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- Sewer Rats - Do Not Invite Them In!
Sewer Rats - Do Not Invite Them In!
Sewer rats have been seen in parts of North Attleboro. The BOH does NOT recommend using rodenticides - they cause secondary poisoning (to pets and other animals) and will contaminate the water supply. Use instant mash potatoes near a small water source, this will kill the rats quickly.
Remember to not leave trash out, it should be in a tight container. No standing water in yards. And please do not use bird feeders because they will attract them as well.
The Health Department has numerous ways to help in deterring rat activity in the community.
The Health Agent responds to rat complaints and educates businesses and the public on rat behavior and how to minimize their presence. They provide information on best practices regarding pest control and management of the rat population.
The Health Department also works with the Animal Control Officer to treat public and town-owned properties when rat activity is observed. Demolition projects in the community are required to pretreat for rodents and monitor for rodent presence throughout the project and take appropriate pest control steps as needed.
If you think you have rodents on your property, contact a licensed pest control company to assist you.
Report rodent sightings to the Health Department by filling out the form above so we can take efforts to control rodents on public property and track rodent activity. Please note, this form is for data collection only and will not be responded to.
Informational Links and Brochures
THREE KEYS TO RAT PREVENTION
- Eliminate possible rodent food sources and nesting sites outside the home.
- Keep food in thick plastic or metal containers with tight lids.
- Keep outside cooking areas and grills clean.
- Always put pet food away after use and do not leave pet food or water bowls out overnight
- Keep bird feeders away from the house and utilize squirrel guards to limit access to the feeder by squirrels and other rodents
- Use a thick plastic or metal garbage can with a tight lid.
- Keep compost bins as far away from the house as possible (100 feet or more is best).
- Keep grains and animal feed in thick plastic or metal containers with tight lids. In the evening, uneaten animal feed should be returned to containers with lids.If storing trash and food waste inside the home, do so in rodent-proof containers, and frequently clean the containers with soap and water. Dispose of trash and garbage on a frequent and regular basis and pick up or eliminate clutter.
- Elevate hay, woodpiles, and garbage cans at least 1 foot off the ground.
- Move woodpiles far away from the house (100 feet or more is best).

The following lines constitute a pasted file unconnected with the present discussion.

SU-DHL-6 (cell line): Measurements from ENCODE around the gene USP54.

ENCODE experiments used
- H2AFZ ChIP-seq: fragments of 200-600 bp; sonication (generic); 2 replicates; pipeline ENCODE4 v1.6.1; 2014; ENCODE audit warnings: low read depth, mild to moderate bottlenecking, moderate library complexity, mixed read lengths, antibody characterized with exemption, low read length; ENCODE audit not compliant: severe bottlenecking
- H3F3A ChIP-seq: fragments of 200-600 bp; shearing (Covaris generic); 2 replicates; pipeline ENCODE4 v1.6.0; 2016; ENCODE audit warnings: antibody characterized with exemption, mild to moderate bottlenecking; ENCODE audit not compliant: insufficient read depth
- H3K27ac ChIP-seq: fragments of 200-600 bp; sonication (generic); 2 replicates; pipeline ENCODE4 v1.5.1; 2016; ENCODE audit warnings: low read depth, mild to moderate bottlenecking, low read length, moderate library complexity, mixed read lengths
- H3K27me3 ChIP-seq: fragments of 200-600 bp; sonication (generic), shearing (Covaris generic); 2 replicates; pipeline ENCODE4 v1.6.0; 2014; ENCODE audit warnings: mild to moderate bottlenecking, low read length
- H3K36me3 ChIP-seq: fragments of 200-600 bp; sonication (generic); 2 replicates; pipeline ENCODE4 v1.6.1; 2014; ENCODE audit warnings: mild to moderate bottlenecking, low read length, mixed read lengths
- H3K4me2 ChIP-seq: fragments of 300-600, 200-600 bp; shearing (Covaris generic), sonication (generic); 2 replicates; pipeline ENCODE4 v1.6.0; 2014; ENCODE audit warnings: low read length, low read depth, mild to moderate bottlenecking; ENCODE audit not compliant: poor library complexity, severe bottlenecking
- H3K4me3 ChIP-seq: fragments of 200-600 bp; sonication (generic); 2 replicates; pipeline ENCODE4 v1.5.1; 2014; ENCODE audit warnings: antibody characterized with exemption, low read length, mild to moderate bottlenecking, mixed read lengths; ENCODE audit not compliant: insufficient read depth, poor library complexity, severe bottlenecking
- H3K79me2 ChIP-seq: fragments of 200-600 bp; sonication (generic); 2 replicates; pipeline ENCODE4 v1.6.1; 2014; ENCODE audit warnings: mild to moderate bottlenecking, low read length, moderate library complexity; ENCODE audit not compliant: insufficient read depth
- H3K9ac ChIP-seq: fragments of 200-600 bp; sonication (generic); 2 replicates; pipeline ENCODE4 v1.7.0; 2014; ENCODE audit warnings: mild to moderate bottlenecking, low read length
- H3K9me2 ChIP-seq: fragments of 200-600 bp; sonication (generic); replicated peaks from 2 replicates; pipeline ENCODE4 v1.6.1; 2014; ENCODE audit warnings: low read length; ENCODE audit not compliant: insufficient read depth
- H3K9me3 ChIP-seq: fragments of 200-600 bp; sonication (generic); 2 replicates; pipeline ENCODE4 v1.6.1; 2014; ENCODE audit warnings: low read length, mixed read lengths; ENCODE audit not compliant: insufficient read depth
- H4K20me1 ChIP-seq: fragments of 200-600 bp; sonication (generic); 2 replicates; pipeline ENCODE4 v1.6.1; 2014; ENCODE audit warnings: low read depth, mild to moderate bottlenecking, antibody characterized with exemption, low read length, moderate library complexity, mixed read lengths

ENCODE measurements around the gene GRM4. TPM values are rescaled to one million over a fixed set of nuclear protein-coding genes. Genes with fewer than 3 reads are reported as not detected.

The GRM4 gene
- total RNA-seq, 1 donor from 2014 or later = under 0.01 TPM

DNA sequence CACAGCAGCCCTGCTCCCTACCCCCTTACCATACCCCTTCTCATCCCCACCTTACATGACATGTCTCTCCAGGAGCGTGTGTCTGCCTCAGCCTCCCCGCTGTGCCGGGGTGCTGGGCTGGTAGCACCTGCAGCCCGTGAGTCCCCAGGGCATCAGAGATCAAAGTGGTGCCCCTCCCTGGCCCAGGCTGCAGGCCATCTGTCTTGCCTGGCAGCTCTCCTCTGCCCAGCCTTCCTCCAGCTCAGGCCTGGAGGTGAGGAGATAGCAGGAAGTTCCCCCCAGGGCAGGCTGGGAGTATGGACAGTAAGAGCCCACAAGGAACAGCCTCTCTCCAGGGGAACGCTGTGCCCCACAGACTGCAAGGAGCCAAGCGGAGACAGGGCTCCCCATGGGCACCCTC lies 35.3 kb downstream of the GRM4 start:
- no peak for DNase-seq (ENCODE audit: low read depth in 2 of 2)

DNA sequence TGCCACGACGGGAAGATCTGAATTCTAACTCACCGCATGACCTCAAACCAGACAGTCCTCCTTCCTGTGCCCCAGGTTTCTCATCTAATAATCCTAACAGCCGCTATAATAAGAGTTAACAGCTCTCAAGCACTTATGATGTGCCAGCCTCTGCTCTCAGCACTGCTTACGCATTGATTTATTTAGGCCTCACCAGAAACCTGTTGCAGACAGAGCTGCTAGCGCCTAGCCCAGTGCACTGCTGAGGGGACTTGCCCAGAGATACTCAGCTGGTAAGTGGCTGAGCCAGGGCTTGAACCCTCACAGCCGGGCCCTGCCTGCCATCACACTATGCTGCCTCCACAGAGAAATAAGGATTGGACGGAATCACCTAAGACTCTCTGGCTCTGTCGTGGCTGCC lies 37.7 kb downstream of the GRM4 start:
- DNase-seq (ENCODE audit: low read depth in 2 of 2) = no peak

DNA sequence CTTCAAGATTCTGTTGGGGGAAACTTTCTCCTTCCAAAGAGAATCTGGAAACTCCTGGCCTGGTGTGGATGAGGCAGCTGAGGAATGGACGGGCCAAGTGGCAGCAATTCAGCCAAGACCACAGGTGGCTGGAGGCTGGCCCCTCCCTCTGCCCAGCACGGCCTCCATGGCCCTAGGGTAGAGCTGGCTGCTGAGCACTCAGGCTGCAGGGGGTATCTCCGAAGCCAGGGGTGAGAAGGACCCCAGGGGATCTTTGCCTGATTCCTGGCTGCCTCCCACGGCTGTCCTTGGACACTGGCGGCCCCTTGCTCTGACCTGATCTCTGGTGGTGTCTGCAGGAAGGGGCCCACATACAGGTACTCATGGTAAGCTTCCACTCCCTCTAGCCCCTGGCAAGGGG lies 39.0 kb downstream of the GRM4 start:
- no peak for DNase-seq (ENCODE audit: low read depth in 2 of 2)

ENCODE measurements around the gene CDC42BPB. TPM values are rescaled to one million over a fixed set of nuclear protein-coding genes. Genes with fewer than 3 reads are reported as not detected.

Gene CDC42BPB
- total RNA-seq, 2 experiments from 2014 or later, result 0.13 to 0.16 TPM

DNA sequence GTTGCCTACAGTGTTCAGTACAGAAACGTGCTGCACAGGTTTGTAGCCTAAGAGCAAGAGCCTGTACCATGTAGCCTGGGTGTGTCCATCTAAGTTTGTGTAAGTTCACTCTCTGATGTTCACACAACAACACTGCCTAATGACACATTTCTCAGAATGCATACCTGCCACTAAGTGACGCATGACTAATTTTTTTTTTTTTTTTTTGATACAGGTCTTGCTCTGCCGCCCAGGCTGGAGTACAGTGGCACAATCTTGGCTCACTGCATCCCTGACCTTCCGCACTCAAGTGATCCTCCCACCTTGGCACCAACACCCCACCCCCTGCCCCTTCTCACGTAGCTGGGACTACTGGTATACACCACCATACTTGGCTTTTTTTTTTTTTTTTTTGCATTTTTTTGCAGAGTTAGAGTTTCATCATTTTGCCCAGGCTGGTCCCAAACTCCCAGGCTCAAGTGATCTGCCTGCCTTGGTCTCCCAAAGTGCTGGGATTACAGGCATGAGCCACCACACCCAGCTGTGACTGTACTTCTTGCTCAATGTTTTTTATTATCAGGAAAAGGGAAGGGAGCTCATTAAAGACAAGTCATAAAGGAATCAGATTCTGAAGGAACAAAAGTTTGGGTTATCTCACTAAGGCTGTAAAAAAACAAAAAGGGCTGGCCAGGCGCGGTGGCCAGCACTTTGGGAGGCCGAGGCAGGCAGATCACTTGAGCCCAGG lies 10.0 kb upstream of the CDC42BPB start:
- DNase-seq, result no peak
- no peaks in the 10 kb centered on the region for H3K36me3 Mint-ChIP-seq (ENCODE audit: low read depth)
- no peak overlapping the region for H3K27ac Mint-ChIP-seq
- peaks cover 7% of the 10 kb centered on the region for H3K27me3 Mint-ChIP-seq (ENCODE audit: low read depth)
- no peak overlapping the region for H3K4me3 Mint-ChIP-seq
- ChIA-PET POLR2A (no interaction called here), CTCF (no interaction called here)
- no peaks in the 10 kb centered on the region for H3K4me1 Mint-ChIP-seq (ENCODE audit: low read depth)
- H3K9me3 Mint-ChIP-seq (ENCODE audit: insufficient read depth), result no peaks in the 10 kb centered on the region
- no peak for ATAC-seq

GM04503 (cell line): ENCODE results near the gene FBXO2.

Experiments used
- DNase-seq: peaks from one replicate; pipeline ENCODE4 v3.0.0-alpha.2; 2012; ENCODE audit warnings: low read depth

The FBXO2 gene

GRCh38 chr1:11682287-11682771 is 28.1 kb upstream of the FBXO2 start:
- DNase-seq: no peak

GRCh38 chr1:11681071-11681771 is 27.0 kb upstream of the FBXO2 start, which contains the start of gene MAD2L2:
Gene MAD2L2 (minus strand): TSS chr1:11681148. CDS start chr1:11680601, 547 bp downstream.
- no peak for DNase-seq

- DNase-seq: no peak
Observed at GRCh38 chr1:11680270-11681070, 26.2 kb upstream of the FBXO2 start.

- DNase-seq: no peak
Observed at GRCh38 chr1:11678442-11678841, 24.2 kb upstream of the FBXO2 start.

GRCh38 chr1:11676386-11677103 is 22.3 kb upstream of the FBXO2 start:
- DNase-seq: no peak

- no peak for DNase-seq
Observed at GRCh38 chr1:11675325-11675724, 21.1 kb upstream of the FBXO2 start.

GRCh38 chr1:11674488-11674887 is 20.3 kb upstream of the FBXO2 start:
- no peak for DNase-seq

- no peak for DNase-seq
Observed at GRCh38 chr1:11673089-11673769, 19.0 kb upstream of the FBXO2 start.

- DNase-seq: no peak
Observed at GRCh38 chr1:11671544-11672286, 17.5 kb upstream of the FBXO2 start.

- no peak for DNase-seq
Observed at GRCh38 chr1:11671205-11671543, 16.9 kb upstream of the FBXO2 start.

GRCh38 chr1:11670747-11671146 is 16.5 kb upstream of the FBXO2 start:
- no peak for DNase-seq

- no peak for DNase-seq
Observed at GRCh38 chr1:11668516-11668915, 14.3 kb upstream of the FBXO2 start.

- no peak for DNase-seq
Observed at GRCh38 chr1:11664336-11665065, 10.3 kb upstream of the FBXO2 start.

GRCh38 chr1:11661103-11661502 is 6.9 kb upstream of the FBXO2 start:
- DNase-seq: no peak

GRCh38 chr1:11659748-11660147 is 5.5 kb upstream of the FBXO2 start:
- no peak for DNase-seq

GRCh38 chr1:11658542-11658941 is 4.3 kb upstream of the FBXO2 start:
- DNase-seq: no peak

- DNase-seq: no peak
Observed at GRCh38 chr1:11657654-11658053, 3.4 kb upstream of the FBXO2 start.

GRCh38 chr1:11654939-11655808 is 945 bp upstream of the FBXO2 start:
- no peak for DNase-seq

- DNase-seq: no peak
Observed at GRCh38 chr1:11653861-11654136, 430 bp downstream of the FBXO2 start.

- Get rid of old trucks, cars, and old tires that mice and rats could use as homes.
- Keep grass cut short and shrubbery within 100 feet of the home well-trimmed.
More information is available on the CDC's Rodent Clean Up webpage
- Trap rodents around the home to help reduce the rodent population.
- Choose an appropriate snap trap. Traps for catching mice are different from those for catching rats. Carefully read the instructions before setting the trap.
- When setting the trap, place a small amount of peanut butter (approximately the size of a pea) on the bait pan of the snap trap. Position the bait end of the trap next to wall so it forms a “T” with the wall. Rodents prefer to run next to walls or other objects for safety and do not like being in the open.
- In attics, basements, and crawlspaces and other areas that do not have regular human traffic, set traps in any area where there is evidence of frequent rodent activity. Some rodents, particularly rats, are very cautious and several days may pass before they approach the traps. Other rodents, such as house mice and deer mice, are less cautious and may be trapped more quickly.
- We do not recommend using glue traps or live traps. These traps can scare the mice that are caught live and cause them to urinate. Since their urine contains germs, this may increase your risk of being exposed to diseases.
- Also place traps in outbuildings and in the areas that likely serve as rodent shelters. Natural rodent predators, such as non-poisonous snakes, owls, and hawks, may also help control and reduce the number of rodents outside the home.
- If you trap inside your home, but do not seal up rodent entry holes, new rodents will enter the dwelling.
- Chicken Coops may attract rodents, they must be cleaned daily. Rats are attracted to their feed and fecal matter.
More information is available on the CDC's Rodent Trap Up webpage.
- Seal up holes inside and outside the home to prevent entry by rodents.
- Mice can squeeze through a hole the size of a nickel, and rats can squeeze through a hole the size of a half dollar!
- Prevent rodents from entering the home by checking inside and outside the house for gaps or holes.
More information can be found on the CDC's Rodent Seal Up webpage.